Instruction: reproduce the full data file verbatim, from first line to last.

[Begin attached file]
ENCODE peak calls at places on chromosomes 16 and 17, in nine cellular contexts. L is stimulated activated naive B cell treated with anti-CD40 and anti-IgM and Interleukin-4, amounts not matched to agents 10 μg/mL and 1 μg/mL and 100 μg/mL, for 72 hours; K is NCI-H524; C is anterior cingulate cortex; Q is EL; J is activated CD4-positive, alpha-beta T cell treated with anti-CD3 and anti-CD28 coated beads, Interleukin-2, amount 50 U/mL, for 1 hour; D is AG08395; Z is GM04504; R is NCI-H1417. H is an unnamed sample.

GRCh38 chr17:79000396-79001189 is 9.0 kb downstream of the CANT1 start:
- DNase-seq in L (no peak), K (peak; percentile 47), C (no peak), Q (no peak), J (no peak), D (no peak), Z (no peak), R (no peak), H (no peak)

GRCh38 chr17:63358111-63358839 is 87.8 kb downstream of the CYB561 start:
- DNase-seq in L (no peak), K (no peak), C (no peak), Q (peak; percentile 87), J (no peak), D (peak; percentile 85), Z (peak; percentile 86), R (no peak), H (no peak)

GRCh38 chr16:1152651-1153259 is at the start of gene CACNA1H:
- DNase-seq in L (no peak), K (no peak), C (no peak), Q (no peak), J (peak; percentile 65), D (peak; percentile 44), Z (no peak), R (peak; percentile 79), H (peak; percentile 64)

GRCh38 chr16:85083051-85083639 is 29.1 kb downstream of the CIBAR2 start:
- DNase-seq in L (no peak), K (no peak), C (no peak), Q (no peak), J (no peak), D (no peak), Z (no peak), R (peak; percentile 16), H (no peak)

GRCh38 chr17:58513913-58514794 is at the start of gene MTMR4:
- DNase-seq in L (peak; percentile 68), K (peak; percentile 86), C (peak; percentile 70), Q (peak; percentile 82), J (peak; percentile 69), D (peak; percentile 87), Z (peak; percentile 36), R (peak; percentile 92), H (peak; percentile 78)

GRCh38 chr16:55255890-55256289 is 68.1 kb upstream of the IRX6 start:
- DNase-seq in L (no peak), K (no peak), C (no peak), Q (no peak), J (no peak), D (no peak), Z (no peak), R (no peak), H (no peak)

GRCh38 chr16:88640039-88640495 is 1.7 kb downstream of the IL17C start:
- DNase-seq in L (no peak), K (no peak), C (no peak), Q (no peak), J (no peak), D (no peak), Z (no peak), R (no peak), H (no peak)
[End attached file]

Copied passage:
ENCODE peak calls at places on chromosomes 16 and 17, in nine cellular contexts. L is stimulated activated naive B cell treated with anti-CD40 and anti-IgM and Interleukin-4, amounts not matched to agents 10 μg/mL and 1 μg/mL and 100 μg/mL, for 72 hours; K is NCI-H524; C is anterior cingulate cortex; Q is EL; J is activated CD4-positive, alpha-beta T cell treated with anti-CD3 and anti-CD28 coated beads, Interleukin-2, amount 50 U/mL, for 1 hour; D is AG08395; Z is GM04504; R is NCI-H1417. H is an unnamed sample.

GRCh38 chr17:79000396-79001189 is 9.0 kb downstream of the CANT1 start:
- DNase-seq in L (no peak), K (peak; percentile 47), C (no peak), Q (no peak), J (no peak), D (no peak), Z (no peak), R (no peak), H (no peak)

GRCh38 chr17:63358111-63358839 is 87.8 kb downstream of the CYB561 start:
- DNase-seq in L (no peak), K (no peak), C (no peak), Q (peak; percentile 87), J (no peak), D (peak; percentile 85), Z (peak; percentile 86), R (no peak), H (no peak)

GRCh38 chr16:1152651-1153259 is at the start of gene CACNA1H:
- DNase-seq in L (no peak), K (no peak), C (no peak), Q (no peak), J (peak; percentile 65), D (peak; percentile 44), Z (no peak), R (peak; percentile 79), H (peak; percentile 64)

GRCh38 chr16:85083051-85083639 is 29.1 kb downstream of the CIBAR2 start:
- DNase-seq in L (no peak), K (no peak), C (no peak), Q (no peak), J (no peak), D (no peak), Z (no peak), R (peak; percentile 16), H (no peak)

GRCh38 chr17:58513913-58514794 is at the start of gene MTMR4:
- DNase-seq in L (peak; percentile 68), K (peak; percentile 86), C (peak; percentile 70), Q (peak; percentile 82), J (peak; percentile 69), D (peak; percentile 87), Z (peak; percentile 36), R (peak; percentile 92), H (peak; percentile 78)

GRCh38 chr16:55255890-55256289 is 68.1 kb upstream of the IRX6 start:
- DNase-seq in L (no peak), K (no peak), C (no peak), Q (no peak), J (no peak), D (no peak), Z (no peak), R (no peak), H (no peak)

GRCh38 chr16:88640039-88640495 is 1.7 kb downstream of the IL17C start:
- DNase-seq in L (no peak), K (no peak), C (no peak), Q (no peak), J (no peak), D (no peak), Z (no peak), R (no peak), H (no peak)